A POINT OF VIEW: A viable basic setup

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So now that we know our musical library fairly well, what do we do with this new-found information?  How do we use this familiarity to help us affect change or experiment with different settings? I’ll begin to walk you through a simple setup that I might be working with as an example so you can see.

We have two music rooms at the office, number one and number two.  In Music Room One we have the big reference system I have been writing about, based upon the Infinity IRS.  This sets the standard within the building and what we use as our go-to music setup.

Music Room Two is much smaller and more like something you’d possibly have in your home.  I am just now installing a pair of Thiel two-ways (SCS4-T) into the room.  There’s no possibility they will ever sound like that of Room One – and that’s never been the intent.  However, I do want them to have the same characteristics within their limitations and this is what I set out to do.

The first type of music I put on in either room is something simple with a voice.  Voices are for most of us easily identifiable relative to an instrument.  Let’s use our Diana Krall example again.  In Music Room One I get a clear sense that she is halfway between the front of the loudspeaker and the wall behind the speakers.  Her voice hovers in perfect space at about the right height and size (as long as I have the volume set properly).  The room she is playing in sounds to me a certain size that I am sensing.  That’s about all I need.

I play the same cut in Music Room Two and it shouldn’t take too long to reposition the Thiels to achieve the same basic feel.  What I am changing is the distance between the wall behind the loudspeakers, the distance between the pair and the toe in angle of the speaker.

Distance of the speaker pair from the wall behind them controls the amount of depth or space we allow to help the illusion of soundstage.  Pulling the speakers away from the rear wall too much loses the soundstage boundaries and palpability; too little and there’s not enough “space” for the soundstage to exist.  The soundstage should always appear behind and at the loudspeaker pair, never in front.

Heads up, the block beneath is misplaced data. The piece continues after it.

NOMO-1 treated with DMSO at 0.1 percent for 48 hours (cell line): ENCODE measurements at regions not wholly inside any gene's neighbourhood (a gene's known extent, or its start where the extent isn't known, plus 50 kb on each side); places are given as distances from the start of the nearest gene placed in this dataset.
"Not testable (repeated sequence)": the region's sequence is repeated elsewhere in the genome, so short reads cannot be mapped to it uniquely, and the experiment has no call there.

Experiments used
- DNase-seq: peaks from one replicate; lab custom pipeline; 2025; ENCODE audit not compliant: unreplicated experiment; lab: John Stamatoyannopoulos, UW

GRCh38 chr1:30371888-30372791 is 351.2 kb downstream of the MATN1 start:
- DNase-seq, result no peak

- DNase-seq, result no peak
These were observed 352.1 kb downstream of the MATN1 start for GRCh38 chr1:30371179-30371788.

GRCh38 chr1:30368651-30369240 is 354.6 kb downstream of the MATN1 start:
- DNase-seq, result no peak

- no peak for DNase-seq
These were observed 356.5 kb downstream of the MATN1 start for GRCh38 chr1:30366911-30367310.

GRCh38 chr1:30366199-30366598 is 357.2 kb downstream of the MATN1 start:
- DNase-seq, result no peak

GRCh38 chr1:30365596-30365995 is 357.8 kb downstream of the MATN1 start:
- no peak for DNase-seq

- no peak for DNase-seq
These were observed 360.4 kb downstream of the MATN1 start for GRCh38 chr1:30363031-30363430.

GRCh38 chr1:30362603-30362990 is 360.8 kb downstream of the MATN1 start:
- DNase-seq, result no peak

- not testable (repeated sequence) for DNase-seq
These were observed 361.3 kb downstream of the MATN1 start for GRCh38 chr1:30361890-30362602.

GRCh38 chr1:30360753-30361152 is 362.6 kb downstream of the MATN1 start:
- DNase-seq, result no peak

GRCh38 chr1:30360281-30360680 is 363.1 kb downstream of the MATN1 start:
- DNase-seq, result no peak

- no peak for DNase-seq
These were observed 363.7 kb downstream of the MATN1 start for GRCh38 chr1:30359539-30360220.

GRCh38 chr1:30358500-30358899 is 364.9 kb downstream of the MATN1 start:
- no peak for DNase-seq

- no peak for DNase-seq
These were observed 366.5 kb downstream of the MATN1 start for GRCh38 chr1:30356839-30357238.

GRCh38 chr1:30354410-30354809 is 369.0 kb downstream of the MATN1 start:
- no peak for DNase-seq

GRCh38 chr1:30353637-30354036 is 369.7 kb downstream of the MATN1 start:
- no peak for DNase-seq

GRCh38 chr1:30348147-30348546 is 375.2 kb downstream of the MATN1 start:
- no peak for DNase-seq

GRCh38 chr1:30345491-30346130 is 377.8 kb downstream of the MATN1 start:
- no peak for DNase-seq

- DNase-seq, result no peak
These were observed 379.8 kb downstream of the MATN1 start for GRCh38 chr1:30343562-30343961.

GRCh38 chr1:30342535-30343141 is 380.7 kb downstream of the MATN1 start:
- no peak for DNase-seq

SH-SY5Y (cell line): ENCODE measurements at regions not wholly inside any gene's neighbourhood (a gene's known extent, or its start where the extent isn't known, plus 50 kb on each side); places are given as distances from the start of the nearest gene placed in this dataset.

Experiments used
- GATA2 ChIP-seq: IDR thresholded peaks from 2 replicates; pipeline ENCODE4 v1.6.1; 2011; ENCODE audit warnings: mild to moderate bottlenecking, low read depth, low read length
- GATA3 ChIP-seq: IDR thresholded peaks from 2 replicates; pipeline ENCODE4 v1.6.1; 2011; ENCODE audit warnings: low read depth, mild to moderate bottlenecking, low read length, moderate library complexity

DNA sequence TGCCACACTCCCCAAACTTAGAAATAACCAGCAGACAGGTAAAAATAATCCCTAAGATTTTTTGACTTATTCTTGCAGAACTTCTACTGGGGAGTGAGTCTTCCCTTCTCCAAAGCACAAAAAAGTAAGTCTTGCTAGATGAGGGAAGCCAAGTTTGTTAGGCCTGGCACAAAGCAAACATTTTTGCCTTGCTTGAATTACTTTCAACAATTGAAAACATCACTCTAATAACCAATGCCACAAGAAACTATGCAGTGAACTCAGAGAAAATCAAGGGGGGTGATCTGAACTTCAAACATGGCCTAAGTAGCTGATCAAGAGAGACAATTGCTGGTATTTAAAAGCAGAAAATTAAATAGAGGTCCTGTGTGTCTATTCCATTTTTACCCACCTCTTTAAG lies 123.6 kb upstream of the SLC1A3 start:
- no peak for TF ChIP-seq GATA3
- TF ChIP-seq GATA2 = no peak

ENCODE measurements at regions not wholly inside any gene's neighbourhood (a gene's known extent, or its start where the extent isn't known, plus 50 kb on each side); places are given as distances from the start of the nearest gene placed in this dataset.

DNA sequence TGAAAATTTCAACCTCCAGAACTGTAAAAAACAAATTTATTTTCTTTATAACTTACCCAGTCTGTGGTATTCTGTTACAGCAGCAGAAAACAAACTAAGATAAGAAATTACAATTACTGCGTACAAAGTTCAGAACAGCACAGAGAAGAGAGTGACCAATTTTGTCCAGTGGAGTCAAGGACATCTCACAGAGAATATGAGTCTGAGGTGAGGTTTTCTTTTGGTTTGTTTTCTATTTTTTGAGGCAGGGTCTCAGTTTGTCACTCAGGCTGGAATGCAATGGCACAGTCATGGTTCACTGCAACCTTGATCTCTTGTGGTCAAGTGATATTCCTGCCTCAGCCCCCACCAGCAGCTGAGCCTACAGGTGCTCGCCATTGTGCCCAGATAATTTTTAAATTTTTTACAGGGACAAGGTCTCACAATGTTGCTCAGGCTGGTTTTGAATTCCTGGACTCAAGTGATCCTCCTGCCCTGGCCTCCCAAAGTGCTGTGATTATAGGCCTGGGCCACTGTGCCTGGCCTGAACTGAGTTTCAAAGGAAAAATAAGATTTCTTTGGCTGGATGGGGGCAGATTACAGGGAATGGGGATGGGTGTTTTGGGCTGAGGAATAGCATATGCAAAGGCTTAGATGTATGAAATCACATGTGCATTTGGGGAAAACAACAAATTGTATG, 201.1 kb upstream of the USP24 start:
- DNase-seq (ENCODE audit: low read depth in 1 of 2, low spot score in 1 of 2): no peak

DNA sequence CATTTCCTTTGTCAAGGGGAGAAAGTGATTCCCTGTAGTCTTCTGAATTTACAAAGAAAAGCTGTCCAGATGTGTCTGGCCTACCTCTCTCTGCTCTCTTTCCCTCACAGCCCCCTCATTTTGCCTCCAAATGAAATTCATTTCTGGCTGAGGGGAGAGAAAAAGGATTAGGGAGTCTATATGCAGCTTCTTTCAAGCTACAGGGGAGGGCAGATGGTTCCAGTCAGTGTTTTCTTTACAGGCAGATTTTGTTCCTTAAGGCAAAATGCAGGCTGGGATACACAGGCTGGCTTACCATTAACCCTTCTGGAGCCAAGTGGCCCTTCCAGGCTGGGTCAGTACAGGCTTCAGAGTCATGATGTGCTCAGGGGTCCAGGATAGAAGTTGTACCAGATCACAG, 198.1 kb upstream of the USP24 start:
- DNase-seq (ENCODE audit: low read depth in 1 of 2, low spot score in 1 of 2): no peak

• Distance between the pair controls the width of the soundstage, the center image and, perhaps more important, the tone of the voice.  Closer together the upper midbass is coupling better between left and right and the voice becomes fuller sounding – further apart the opposite.  You want the perfect balance.
  • Toe-in (angling the speaker pair inwards towards your listening position) puts the tweeters in a more direct path with your ears and will help solidify the center image.  Always use extreme caution with toe-in as less is usually better.  I try never to toe-in if I can avoid it – preferring instead to play with the distance between the two speakers until I get the best I can between proper tonality and palpability of the image.  Once that’s dialed in as best I can, then (and only then) do I judiciously toe in to achieve the finishing touch on image stability.  Too much toe-in can flatten out the depth and width of the soundstage you worked hard to achieve.

If by these methods I can get a close approximation of what I remember the track sounded like in Music Room One, I am halfway there.  Unfortunately, I cannot get the same illusion of soundstage from the little Thiels no matter what I do.  So what’s my next step? Soon we’ll look at what we can do to improve the Thiel’s performance as we roughly dial them in to sound similar to the IRS.

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